Programmatic rules with .NET assemblies

Two .NET assemblies are provided for executing policies programmatically: Microsoft.RuleEngine.dll and Microsoft.BizTalk.RuleEngineExtensions.dll. The latter assembly provides additional components for use within BizTalk Server and the BRC. As the intention is to migrate from BizTalk Server there is a need to remove references to BizTalk Server assemblies. This requires two types of changes:

  1. Code needs to be refactored to solely reference the Microsoft.RuleEngine.dll assembly. Generally, this will involve replacing the RuleSetDeploymentDriver references;
  2. Any code that creates a Policy object also needs to be refactored since, as previously mentioned, this class utilizes the REU service to retrieve the rule sets. An example of how to do this is given here, but in our case a slight change is needed (to remove the Microsoft.BizTalk.RuleEngineExtensions dependency): 

//Get access to the SQL rule store 

Microsoft.BizTalk.RuleEngineExtensions.RuleSetDeploymentDriver dd; 

dd = new Microsoft.BizTalk.RuleEngineExtensions.RuleSetDeploymentDriver();

SqlRuleStore sqlRuleStore = (SqlRuleStore)dd.GetRuleStore(); 

 

>>>

//Get access to the SQL rule store 

SqlRuleStore sqlRuleStore = new Microsoft.RuleEngine.SqlRuleStore("tcp:{AzureSqlServer}.database.windows.net,1433; Initial Catalog=BizTalkRuleEngineDb;Persist Security Info=False;User ID={user};Password={password};Encrypt=True;");

At the end of these steps there should be no code dependencies on the Microsoft.BizTalk.RuleEngineExtensions namespace (or indeed any Microsoft.BizTalk.xxxxxxx namespace).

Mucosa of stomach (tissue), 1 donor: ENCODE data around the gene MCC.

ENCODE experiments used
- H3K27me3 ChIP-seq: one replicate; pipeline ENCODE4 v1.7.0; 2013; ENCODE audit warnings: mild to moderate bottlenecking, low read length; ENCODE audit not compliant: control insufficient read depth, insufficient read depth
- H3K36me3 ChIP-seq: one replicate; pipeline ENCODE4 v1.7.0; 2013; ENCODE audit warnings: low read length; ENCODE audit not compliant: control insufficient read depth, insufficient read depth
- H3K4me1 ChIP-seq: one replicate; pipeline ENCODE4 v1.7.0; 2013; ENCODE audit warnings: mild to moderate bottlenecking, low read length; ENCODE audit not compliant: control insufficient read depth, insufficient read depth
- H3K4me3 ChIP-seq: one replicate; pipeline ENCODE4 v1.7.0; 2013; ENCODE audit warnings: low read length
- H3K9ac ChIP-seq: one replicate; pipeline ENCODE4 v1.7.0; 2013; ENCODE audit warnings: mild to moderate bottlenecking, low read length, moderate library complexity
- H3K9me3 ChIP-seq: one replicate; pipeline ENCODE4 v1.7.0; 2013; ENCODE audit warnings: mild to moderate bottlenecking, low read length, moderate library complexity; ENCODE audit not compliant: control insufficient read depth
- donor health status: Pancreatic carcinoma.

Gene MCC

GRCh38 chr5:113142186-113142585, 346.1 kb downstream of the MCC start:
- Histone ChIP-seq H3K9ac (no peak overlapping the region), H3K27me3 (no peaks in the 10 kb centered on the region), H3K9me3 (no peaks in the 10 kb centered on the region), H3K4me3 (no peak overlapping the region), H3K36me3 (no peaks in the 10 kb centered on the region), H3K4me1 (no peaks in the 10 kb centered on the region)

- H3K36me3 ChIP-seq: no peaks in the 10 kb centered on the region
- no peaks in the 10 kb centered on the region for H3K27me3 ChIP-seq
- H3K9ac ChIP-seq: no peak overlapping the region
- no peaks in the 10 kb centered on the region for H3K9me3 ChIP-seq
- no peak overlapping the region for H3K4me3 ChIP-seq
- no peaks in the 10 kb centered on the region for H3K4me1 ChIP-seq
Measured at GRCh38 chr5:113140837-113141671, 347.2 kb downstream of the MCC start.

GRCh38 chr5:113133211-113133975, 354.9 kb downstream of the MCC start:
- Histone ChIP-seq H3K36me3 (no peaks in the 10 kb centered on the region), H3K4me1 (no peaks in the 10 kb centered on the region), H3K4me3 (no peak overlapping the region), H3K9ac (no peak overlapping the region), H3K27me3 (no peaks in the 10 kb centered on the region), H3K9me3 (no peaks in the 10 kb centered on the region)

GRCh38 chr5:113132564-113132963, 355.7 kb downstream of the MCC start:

Rule Deployment

The Business Rules Engine Deployment Wizard cannot be used for deployment as it uses SSPI authentication. The solution to deploying (and undeploying) is to use a modified version of the rules deployment tool that comes with the BizTalk Deployment Framework (BTDF). Unfortunately, this tool (DeployBTRules) references the assembly Microsoft.BizTalk.RuleEngineExtensions.dll and since we want to remove all BizTalk Server references, we need to refactor several methods (and an enumeration) from this assembly, incorporating them into DeployBTRules. The methods to copy are:

  • AddAuditParameters(SqlCommand cmd)
  • Deploy(RuleSetInfo ruleSetInfo)
  • Deploy(SqlConnection rsConnection, SqlTransaction rsTransaction, RuleSetInfo ruleSetInfo, RuleSet ruleSet)
  • ImportAndPublishFileRuleStore(string fullFileName)
  • IsRuleSetDeployed(RuleSetInfo ruleSetInfo)
  • Undeploy(RuleSetInfo ruleSetInfo)
  • Undeploy(SqlConnection rsConnection, SqlTransaction rsTransaction, RuleSetInfo ruleSetInfo)

A new connection string element needs adding to the app.config file of DeployBTRules which will allow us to specify a SQL Server connection (to the Azure SQA Server database). Methods that connect to the rule store will need updating to use this connection string, in most cases this will be by passing the connection to a SqlRuleStore()constructor rather than calling the RuleSetDeploymentDriver GetRuleStore()method.

The source code of an updated tool is available here. There have been no changed to the interface:

 

Rule Administration

 

Management